Saturday, March 31, 2012

An Old Song in a New Voice

“Most people don't believe something can happen until it already has. That's not stupidity or weakness, that's just human nature.”
― Max Brooks, World War Z: An Oral History of the Zombie War

As humanity moves along with the inevitable passage of time, many argue that humans have come a long way from being barbarians who eat to live and fight to die. Particularly with the creation of the first modern societies, ingrained believes about the deterministic nature of the human condition began to find more and more critics. It was no longer sufficient to explain events by citing the will of God or natural law. Modern beliefs and science inevitably control people’s lives and make them rational creatures that no longer rely on supernatural explanations of how the world operates. Certainly, as people in the modern world, we would like to believe that in many ways, we are superior to our ancestors. A closer and more in-depth look, however, at significant historical events can often alert us to the truth in the folkloric saying “the more things change, the more they stay the same”.

The first practice to shed light on the particular way in which people have behaved and still do is the most important aspect of a liberal democratic society – the ability to vote. Most voters are not able to or simply do not find it important to look at the potential candidates as a whole with many different aspects. Rather, they prefer to vote based on one specific issue that they find really important in their personal lives. People make the choice often with no idea of what the consequences could be. As shown in the case of Germans during the reign of the Third Reich, for example, the outcomes of rational voting with one’s personal interests in mind were actually quiet dire. The truth, however, is that there is no way a person can determine what the outcome of casting a vote could really be. As Brustein simply puts it, if Germans knew in 1932 what they knew in 1945, the Nazis would never have had a huge following. What Brustein and other authors really highlight then is the idea that voting for someone like Hitler had nothing to do with being German. Rather, all people, regardless of nation and culture, vote with no way to foresee whom or what they have put in power.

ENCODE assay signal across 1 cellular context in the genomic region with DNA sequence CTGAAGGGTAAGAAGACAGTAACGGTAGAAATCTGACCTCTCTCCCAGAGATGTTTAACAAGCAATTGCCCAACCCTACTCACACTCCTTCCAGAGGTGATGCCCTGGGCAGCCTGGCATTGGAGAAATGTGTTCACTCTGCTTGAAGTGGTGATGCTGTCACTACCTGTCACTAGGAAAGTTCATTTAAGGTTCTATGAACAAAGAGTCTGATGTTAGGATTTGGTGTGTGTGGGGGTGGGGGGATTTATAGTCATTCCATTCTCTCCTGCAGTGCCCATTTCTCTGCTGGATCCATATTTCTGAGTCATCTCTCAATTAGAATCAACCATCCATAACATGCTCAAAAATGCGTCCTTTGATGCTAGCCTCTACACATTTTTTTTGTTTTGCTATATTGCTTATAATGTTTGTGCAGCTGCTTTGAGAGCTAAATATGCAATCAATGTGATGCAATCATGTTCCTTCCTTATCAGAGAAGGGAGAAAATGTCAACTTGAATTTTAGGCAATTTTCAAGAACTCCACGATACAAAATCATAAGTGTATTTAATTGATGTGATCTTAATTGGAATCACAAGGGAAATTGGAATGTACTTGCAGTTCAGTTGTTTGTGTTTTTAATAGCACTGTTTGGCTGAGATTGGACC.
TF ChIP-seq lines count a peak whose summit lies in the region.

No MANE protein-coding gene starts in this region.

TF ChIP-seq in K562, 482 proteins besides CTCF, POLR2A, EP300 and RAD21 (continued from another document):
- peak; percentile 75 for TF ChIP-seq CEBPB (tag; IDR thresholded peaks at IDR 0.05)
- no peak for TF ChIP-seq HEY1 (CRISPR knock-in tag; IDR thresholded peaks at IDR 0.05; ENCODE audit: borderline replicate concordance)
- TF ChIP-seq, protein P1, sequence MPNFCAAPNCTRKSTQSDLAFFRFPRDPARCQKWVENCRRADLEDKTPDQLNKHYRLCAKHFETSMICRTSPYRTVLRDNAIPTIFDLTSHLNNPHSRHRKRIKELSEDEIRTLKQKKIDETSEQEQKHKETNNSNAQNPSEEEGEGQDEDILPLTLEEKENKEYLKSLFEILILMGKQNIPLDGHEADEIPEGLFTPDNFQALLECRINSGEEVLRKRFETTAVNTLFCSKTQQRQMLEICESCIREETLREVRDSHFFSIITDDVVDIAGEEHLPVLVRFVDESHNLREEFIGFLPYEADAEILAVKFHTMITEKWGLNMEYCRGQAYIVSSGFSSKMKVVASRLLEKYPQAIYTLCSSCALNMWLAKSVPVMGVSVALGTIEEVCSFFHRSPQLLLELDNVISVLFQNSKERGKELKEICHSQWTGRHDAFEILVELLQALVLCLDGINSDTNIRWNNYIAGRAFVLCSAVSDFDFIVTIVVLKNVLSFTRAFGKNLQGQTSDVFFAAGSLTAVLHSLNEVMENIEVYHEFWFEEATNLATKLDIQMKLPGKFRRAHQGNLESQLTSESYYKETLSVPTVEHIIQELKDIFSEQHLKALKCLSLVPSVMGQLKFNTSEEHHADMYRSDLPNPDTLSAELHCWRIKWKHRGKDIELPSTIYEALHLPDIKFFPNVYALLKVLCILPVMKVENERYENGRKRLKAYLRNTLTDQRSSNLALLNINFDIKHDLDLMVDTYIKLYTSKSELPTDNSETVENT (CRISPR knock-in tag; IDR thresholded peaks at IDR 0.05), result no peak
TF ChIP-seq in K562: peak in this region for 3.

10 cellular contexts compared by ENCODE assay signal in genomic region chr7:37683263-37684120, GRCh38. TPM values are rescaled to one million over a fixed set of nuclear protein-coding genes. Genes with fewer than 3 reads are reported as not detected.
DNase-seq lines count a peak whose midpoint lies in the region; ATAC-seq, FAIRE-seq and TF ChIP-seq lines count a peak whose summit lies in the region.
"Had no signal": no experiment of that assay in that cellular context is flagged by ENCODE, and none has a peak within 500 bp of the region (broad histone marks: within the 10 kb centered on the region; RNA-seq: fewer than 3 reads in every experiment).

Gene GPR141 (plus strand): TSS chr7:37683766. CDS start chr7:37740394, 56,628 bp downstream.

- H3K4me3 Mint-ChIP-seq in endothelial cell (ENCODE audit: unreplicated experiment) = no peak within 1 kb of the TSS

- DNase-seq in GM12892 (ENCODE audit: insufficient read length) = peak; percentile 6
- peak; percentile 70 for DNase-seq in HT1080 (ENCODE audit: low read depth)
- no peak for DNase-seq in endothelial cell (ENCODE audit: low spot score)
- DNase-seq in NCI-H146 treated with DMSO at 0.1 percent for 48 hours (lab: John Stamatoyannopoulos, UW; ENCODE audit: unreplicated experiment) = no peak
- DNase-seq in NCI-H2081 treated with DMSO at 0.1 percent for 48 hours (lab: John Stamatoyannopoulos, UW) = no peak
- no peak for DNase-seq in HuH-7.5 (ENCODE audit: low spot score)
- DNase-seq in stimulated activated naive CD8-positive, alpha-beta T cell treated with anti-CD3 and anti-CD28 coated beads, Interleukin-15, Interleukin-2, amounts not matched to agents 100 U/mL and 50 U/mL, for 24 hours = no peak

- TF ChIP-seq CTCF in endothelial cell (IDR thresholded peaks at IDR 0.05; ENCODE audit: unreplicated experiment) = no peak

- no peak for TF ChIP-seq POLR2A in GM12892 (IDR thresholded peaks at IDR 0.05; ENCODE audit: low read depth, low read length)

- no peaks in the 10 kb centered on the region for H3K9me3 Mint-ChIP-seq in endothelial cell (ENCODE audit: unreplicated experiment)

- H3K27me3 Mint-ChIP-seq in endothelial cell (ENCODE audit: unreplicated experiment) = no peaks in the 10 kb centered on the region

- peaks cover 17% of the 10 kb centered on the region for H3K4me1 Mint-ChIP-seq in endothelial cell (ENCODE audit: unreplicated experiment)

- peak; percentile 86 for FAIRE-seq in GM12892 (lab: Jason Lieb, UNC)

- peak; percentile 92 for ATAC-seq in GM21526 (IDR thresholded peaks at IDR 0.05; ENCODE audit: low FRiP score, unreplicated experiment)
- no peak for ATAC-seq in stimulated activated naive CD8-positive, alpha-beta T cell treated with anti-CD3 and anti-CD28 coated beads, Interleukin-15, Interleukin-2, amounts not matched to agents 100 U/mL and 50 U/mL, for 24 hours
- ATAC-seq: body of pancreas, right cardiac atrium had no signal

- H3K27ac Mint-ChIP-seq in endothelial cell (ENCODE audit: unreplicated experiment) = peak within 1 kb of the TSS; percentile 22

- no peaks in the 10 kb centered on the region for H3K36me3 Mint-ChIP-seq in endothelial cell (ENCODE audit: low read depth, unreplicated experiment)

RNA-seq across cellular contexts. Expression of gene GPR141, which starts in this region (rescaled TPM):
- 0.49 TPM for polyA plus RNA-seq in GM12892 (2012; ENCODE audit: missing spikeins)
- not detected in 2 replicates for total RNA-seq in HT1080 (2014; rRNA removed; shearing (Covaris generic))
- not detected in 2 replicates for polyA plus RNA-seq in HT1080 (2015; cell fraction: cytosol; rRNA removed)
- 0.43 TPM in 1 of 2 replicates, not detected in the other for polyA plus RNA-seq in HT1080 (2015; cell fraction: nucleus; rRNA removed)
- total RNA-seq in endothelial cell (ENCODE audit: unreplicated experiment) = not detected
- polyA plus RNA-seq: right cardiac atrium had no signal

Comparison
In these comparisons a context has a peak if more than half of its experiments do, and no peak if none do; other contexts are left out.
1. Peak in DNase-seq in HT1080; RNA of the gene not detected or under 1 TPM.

The true nature of voting can certainly be observed in the present political climate in many countries, specifically the United States. Personal issues, such as gay marriage and abortion, permeate political discussions because these are what concern people and what impact their decision to vote for a candidate or not. The majority of people who vote have limited knowledge on politics or any other important issues. They choose a candidate based often on that candidate’s stance on a particular issue they are fond of and choose to ignore the rest of that candidate’s platform. Voters should realize the responsibility of their choices and that it is not simply another chore they have to check off their list by selecting the candidate with the same views on one particular issue. Responsibility should also be relevant when people realize that a wrong choice has been made. Avoiding claiming responsibility for a gruesome act committed on a large scale and pointing fingers left and right at different people and organizations is a sure sign that this will happen again.